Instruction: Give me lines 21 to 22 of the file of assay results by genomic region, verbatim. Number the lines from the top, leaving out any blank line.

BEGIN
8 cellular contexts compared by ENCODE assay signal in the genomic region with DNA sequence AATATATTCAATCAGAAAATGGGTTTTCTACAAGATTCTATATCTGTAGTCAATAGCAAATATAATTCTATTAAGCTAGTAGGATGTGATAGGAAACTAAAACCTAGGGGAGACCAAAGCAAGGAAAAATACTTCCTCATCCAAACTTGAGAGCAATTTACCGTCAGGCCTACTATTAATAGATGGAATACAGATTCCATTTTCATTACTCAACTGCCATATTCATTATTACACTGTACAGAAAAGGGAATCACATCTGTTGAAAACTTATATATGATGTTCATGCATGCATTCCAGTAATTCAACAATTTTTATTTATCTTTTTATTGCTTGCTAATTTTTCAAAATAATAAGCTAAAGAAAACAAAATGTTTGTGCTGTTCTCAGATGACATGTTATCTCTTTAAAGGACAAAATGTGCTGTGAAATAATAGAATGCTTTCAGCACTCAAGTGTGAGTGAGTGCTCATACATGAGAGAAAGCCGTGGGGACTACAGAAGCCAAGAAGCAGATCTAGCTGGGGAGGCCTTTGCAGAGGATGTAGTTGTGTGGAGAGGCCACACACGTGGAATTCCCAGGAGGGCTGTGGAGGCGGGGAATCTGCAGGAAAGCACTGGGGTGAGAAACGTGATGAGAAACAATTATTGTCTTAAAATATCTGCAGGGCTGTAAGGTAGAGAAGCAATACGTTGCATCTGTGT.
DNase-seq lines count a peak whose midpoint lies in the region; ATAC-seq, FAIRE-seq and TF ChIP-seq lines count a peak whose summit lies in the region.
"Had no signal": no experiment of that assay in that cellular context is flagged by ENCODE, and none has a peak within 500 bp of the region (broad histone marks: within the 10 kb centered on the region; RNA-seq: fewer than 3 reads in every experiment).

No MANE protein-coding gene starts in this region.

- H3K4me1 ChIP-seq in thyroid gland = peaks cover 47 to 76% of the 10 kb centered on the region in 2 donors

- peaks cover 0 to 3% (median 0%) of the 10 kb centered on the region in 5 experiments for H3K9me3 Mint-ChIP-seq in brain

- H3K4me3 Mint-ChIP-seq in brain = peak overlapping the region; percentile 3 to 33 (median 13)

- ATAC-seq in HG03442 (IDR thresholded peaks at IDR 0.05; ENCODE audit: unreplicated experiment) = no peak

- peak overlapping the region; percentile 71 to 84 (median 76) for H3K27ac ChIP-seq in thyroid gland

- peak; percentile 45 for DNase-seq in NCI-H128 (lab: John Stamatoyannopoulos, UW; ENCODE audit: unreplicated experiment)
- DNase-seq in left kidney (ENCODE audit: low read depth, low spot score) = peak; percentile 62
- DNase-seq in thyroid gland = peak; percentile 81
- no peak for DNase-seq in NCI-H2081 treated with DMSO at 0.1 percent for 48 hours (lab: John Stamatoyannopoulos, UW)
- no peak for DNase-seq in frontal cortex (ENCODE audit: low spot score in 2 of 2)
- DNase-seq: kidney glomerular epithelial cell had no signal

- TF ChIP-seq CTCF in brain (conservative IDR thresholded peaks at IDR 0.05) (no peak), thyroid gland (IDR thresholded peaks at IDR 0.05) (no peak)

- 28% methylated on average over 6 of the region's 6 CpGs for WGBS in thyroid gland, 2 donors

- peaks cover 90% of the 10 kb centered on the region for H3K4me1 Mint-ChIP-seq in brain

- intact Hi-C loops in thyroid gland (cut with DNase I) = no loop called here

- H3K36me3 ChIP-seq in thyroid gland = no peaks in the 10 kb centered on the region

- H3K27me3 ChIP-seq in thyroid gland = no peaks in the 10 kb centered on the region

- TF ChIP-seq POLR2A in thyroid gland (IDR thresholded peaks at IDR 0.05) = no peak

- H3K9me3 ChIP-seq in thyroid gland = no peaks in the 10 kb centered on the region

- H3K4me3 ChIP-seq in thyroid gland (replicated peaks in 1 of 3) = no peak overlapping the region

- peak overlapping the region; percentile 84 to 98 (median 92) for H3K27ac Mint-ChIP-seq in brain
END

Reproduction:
- H3K27me3 ChIP-seq in thyroid gland = no peaks in the 10 kb centered on the region

- TF ChIP-seq POLR2A in thyroid gland (IDR thresholded peaks at IDR 0.05) = no peak